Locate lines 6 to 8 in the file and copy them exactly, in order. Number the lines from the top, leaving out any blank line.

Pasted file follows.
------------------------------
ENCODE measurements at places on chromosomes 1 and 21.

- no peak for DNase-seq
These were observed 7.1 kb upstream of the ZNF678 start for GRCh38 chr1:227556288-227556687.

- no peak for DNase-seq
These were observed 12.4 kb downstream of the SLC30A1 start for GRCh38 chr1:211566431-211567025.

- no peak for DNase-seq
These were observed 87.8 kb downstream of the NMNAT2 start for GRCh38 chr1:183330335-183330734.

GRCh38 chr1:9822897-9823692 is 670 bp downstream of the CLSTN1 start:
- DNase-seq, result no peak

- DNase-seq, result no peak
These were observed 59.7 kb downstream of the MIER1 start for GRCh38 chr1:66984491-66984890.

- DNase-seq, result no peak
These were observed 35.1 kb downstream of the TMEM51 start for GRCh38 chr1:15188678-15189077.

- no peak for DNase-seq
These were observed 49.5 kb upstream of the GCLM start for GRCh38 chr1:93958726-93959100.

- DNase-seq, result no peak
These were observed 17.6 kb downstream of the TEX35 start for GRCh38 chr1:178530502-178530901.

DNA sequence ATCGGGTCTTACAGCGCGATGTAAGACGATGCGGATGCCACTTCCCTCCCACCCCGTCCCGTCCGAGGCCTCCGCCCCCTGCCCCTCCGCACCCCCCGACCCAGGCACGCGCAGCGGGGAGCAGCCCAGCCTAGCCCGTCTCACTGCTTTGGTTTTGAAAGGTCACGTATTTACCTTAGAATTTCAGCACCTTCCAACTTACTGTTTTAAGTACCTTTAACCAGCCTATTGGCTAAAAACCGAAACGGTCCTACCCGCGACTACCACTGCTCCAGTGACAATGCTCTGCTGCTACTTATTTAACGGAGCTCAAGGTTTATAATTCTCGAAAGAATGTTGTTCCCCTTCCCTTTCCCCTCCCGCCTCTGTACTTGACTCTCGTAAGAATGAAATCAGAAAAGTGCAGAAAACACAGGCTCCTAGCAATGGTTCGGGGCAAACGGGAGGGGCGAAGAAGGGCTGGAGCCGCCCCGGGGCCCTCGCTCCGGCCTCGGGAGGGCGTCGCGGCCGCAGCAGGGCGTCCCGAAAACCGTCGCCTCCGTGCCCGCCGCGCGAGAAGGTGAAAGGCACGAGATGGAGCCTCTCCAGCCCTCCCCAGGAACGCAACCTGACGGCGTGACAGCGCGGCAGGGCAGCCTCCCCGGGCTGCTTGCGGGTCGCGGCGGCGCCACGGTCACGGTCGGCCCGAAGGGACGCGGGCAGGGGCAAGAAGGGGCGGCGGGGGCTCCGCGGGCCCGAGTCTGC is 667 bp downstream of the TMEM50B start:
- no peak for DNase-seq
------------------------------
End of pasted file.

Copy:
- no peak for DNase-seq
These were observed 87.8 kb downstream of the NMNAT2 start for GRCh38 chr1:183330335-183330734.

GRCh38 chr1:9822897-9823692 is 670 bp downstream of the CLSTN1 start: